PJDLR v3.0

Invented by Giovanni Blu Mitolo
Originally published: 10/04/2010
Latest revision: 07/07/2019
Related implementation: /src/strategies/OverSampling/
Compliant versions: PJON v12.0 and following
Released into the public domain

10/04/2010 v0.1 - First experimental release
18/01/2017 v1.0 - Packet preamble
31/03/2017 v1.1 - Response info
31/10/2018 v2.0 - Frame initializer, mode 1
07/07/2019 v3.0 - Response made safe, response initializer

PJDLR (Padded Jittering Data Link over Radio) is an asynchronous serial data link for low-data-rate applications that supports both master-slave and multi-master communication and it is optimized to obtain long range and high reliability using ASK, FSK or OOK radio transceivers. PJDLR can be easily implemented on limited microcontrollers with low clock accuracy and can operate directly using one or two input-output pins.

Communication modes

The proposed communication mode is the result of years of testing and optimization for ASK/FSK radio transceivers and have been selected to be easily supported also by low quality hardware.

MODE Bit timing Sync bit timing Pad-data ratio Speed
1 512 328 0.64 202B/s - 1620Bd

Binary timing durations are expressed in microseconds.

Medium access control

PJDLR specifies a variation of the carrier-sense, non-persistent random multiple access method (non-persistent CSMA). Devices can detect an ongoing transmission for this reason collisions can only occur in multi-master mode when 2 or more devices start to transmit at the same time. When a collision occurs it can be detected by the receiver because of synchronization loss or by the transmitter if an active collision avoidance procedure is implemented.

Byte transmission

Byte transmission is composed by 10 bits, the first two are called synchronization pad and are used to obtain sampling synchronization. The synchronization pad is composed by a high padding bit shorter than data bits and a low data bit. The following 8 data bits contain information in LSB-first (least significant bit first) order.

The reception technique is based on 3 steps:

  1. Find a high bit which duration is equal to or acceptably shorter than a high padding bit
  2. Synchronize to its falling edge
  3. Ensure it is followed by a low data bit

If so reception starts, if not, interference, synchronization loss or simply absence of communication is detected.

 _____ ___________________________
| Pad | Byte                      |
|_    |___       ___     _____    |
| |   |   |     |   |   |     |   |
|1| 0 | 1 | 0 0 | 1 | 0 | 1 1 | 0 |

Frame transmission

Before a frame transmission, the communication medium's state is analysed, if high communication is detected and collision is avoided, if low for a duration that is longer than the response time-out plus a small random time, frame transmission starts with a frame initializer composed by 3 consequent synchronization pads followed by data bytes. The presence of the synchronization pad between each byte ensures that also a frame composed of a series of bytes with decimal value 0 can be transmitted safely without risk of collision.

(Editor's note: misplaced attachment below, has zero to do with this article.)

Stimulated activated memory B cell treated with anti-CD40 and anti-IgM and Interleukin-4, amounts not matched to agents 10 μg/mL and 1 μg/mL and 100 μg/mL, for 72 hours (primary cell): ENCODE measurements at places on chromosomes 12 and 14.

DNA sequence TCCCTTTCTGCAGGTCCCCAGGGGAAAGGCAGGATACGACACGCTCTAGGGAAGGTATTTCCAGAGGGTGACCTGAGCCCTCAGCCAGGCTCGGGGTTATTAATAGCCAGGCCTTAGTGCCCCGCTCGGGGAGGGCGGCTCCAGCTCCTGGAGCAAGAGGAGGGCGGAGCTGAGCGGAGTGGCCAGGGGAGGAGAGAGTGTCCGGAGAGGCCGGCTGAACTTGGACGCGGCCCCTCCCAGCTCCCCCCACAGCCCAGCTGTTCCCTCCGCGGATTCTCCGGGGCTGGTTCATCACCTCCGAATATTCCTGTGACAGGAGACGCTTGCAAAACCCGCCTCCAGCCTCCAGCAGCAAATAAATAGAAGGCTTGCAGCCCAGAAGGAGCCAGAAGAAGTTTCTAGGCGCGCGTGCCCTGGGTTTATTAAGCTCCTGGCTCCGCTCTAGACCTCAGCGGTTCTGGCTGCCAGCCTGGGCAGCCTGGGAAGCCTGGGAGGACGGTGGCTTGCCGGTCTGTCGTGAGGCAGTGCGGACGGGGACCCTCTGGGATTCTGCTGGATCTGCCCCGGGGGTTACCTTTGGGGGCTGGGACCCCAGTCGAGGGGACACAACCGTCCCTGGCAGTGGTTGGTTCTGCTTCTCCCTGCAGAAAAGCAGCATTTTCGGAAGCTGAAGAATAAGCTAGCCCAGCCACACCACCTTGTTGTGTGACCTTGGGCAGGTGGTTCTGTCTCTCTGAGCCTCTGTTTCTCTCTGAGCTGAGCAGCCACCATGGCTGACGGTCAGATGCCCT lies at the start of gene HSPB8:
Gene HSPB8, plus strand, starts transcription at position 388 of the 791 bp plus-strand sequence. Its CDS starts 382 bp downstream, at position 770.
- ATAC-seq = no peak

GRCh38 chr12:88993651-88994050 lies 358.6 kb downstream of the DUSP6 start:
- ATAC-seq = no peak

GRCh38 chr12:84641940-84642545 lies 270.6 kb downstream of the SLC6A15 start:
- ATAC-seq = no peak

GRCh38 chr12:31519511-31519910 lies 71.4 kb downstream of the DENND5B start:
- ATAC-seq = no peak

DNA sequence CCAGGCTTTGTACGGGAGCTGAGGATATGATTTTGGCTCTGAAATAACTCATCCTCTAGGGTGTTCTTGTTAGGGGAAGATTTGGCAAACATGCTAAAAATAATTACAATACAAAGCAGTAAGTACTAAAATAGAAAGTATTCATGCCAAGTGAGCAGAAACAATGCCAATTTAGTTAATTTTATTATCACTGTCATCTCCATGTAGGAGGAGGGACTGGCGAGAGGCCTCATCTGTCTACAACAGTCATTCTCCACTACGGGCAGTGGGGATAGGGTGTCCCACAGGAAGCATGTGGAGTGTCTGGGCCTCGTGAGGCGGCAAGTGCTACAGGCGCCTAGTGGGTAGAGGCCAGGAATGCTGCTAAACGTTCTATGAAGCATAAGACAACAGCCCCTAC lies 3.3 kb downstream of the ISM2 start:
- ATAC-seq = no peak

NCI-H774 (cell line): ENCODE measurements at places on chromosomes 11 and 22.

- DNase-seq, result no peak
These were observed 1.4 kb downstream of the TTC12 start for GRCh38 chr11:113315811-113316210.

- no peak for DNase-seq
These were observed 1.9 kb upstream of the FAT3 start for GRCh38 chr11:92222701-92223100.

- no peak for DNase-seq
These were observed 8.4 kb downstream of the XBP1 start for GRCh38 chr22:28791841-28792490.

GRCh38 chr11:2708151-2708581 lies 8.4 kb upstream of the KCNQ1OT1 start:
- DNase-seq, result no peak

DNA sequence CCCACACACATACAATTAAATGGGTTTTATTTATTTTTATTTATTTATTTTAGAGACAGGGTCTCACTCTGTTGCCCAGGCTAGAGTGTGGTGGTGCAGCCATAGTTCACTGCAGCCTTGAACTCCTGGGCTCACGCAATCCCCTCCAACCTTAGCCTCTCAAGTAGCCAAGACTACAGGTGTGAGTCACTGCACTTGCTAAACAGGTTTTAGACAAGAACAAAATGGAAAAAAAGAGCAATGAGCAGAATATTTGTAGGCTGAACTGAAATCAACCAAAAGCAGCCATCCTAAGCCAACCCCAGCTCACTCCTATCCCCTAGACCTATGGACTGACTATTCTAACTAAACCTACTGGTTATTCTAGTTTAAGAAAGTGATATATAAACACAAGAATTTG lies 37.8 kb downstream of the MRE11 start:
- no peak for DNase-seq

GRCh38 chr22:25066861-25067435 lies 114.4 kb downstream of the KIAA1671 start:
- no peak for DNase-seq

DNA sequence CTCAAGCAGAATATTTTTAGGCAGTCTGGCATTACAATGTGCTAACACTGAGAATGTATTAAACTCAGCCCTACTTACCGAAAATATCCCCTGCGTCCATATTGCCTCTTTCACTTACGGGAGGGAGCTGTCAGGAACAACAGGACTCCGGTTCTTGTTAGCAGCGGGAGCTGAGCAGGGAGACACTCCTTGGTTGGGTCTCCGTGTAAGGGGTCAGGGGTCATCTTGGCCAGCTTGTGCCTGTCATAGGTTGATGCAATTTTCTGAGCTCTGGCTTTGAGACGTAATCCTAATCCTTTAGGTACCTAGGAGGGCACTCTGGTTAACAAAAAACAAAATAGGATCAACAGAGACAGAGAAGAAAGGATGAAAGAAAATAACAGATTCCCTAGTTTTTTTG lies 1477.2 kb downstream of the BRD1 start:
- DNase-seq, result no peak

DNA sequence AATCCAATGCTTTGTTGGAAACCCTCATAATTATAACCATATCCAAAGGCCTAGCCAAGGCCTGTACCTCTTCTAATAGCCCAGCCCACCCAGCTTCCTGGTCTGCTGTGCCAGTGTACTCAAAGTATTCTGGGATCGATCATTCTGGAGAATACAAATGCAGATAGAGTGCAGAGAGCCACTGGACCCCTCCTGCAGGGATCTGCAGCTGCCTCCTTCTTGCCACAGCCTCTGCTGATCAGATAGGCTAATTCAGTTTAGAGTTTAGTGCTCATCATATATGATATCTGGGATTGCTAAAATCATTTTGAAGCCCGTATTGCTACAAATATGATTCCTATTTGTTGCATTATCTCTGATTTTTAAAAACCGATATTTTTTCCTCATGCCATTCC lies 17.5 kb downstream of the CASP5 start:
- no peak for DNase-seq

___________ __________ _______________ ______________
|Pad|Pad|Pad| Byte     |Pad| Byte      |Pad| Byte     |
|_  |_  |_  |     __   |_  |      _   _|_  |      _   |
| | | | | | |    |  |  | | |     | | | | | |     | |  |

When a frame is received a low performance microcontroller with an inaccurate clock can correctly synchronize with transmitter during the frame initializer and consequently each byte is received. The frame initializer is detected if 3 synchronization pads occurred and if their duration is coherent with its expected duration. Frame initialization is 100% reliable, false positives can only occur because of externally induced interference.

Synchronous response

A frame transmission can be optionally followed by a synchronous response sent by its recipient. Between frame transmission and a synchronous response there is a variable time which duration is influenced by latency.

Transmission end                                   Response
 ______  ______  ______                             _____
|      ||      ||      |                           |  6  |
|______||______||______|                           |_____|

In order to avoid other devices to detect the medium free for use and disrupt an ongoing exchange, the sender cyclically transmits a short high bit (1/2 high padding bit duration) and consequently attempts to receive a response. The receiver can transmit its response as soon as possible, and, in order to avoid false positives in case of collision, must transmit its response prepended with an additional synchronization pulse. If the response is not transmitted or not received the transmitter continues to keep busy the medium up to the maximum acceptable time between transmission and response.

Transmission end                                    Response
 ______  ______  ______   _   _   _   _   _   _ ____ _____
| BYTE || BYTE || BYTE | | | | | | | | | | | | |SYNC| ACK |
|------||------||------| | | | | | | | | | | | |----|-----|
|      ||      ||      | | | | | | | | | | | | |    |  6  |
|______||______||______|_| |_| |_| |_| |_| |_| |____|_____|

The maximum time dedicated to potential response reception for a given application can be determined practically transmitting the longest supported frame with the farthest physical distance between the two devices. The highest interval between packet transmission and response measured plus a small margin is the correct timeout that should exclude response losses. Consider that the longer this timeout is, the more bandwidth is wasted if the transmission is not successful.

This document is automatically generated from the github repository. If you have noticed an error or an inconsistency, please report it opening an issue here

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